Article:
Educational Software: What's Good, What's Not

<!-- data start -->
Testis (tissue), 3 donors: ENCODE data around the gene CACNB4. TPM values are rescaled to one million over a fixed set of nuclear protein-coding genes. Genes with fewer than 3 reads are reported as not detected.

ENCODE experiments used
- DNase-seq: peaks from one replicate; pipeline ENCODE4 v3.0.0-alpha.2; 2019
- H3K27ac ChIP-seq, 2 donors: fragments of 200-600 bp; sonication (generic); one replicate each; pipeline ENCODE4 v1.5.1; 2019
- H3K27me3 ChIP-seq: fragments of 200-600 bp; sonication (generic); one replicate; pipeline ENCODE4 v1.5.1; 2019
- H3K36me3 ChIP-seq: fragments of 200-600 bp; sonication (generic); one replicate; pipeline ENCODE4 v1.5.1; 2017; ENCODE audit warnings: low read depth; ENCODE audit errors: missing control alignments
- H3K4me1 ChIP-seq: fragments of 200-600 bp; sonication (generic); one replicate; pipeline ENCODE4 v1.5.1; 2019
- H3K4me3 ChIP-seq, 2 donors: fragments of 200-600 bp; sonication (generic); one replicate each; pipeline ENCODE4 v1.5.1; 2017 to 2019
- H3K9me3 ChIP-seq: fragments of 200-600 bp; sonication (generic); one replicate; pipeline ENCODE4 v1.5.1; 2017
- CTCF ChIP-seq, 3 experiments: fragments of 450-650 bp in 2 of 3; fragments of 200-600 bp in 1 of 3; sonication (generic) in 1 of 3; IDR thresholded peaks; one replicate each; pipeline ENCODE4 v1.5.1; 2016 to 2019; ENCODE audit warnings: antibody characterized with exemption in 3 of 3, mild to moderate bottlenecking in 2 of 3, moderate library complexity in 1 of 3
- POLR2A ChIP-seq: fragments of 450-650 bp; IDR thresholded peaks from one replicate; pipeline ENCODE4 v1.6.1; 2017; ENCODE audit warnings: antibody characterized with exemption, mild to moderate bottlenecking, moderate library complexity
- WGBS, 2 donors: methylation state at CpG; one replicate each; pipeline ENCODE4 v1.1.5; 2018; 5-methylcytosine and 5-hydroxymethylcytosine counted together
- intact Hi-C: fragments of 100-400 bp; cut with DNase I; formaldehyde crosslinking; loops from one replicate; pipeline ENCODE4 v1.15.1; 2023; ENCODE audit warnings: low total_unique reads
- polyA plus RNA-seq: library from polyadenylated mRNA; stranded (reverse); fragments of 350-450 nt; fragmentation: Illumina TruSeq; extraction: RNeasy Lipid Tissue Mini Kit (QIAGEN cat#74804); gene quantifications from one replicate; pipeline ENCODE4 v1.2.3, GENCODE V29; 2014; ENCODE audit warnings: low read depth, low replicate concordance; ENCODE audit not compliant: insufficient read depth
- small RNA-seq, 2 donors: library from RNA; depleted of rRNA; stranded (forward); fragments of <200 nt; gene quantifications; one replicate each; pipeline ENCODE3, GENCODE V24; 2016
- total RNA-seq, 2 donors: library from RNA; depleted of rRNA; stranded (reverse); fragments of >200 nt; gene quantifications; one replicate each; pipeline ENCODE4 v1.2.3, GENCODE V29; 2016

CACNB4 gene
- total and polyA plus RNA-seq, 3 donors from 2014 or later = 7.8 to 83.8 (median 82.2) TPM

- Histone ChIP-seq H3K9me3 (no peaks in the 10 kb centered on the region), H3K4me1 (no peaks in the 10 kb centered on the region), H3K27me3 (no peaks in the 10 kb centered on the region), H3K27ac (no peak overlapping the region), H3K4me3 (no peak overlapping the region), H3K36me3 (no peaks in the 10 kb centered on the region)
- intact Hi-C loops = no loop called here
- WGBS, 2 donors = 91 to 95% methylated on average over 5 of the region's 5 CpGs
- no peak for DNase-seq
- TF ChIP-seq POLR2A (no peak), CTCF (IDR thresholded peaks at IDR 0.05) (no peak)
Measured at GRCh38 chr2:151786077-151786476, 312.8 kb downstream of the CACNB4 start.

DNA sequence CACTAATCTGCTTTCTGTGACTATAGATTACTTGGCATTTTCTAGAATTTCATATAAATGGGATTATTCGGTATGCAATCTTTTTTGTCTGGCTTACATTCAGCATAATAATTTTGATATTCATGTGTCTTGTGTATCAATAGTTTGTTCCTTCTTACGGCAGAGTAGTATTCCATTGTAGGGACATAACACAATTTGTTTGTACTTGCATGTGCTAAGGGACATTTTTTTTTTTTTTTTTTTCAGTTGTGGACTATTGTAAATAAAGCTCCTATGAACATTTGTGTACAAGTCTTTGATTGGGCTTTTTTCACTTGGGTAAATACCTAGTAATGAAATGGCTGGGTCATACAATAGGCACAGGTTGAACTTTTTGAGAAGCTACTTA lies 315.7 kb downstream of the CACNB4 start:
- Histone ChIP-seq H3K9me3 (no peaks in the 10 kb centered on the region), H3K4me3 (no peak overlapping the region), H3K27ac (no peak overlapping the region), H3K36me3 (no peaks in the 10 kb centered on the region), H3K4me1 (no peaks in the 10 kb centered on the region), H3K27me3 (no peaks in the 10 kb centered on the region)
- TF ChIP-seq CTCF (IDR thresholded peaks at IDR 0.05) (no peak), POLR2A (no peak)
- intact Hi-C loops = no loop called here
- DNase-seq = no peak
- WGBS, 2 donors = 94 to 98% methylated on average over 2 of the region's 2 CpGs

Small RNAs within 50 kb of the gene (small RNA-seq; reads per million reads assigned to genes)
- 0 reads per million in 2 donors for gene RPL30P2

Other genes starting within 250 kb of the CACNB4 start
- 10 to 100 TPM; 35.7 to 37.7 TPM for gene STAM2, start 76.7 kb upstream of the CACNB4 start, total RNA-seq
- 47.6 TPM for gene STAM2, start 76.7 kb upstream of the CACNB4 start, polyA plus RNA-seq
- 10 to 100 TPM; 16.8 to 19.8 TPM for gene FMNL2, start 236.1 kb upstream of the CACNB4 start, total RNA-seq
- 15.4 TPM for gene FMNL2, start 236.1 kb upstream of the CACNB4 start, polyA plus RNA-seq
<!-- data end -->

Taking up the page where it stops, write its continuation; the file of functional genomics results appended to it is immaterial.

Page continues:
Reader Rabbit. Online learning. Leap Pad. How do you figure out what's good for your kids and what out there is just junk food for the brain? Here's the best news I can give you: for the most part, educational software, even the cheap stuff, is well-designed, accurate, and really educational. The few that aren't get winnowed out pretty early. The less-good news is that there's so much out there it's hard to figure out what you really want to buy for your kids. But here are some guidelines. 1. Be aware of your child's mental age and purchase software accordingly. Notice the "mental" age. Children who are intellectually advanced are not going to be enthralled by Reader Rabbit; instead, you need to get them more advanced software, perhaps educational software rated for a grade level or two ahead of where they are. Don't be afraid of it; your kids will tell you if the software sucks. 2. Don't be afraid of computer games, as long as they're thought-stimulating. I'm thinking about Myst or Pharaoh, or any of the Tycoon games; by playing well-designed true games, your kids can learn critical thinking, logic, history, business planning, physics - you'd be amazed what can be taught accidentally. The History Channel has been using a lot of the animation used in Egypt and Roman based games lately to animate their specials (have you noticed how much they look like really good computer games?), which should tell you how historically accurate the games are. But if you go the computer game route, try to encourage outside activities - if they play Pharaoh, they should also be looking up information about pyramids and ancient Egyptian culture and telling you how accurate they think the games are. Other games, like Tetris or Bounce Out, can teach things like spatial orientation and logic. 3. Check out all the educational software yourself. If you get bored with it, chances are your children will too. And if there are things on there you don't want your kids exposed to, you need to know about it before the kids play them. Besides, it's an excuse to play a computer game before your kids. 4. Don't buy educational games that your kids are supposed to play online. Several reasons: there are too many distractions online for kids to be able to focus just on the game. Online there are other people to socialize with, and some of them may not be the most savory. And online portals associated with games tend to cost a lot of money not reflected in the original price of the game. 5. Ask your kid's teachers for recommendations on educational software. They should be able to direct you to quality software your children can use and often suggest things you'd never think about. 6. Switch games often. Kids get bored with the same old thing over and over - and when they don't do anything new, they don't learn anything new. Vary the types of games they play, switch the software around, and don't be afraid of letting younger siblings inherit software from older ones.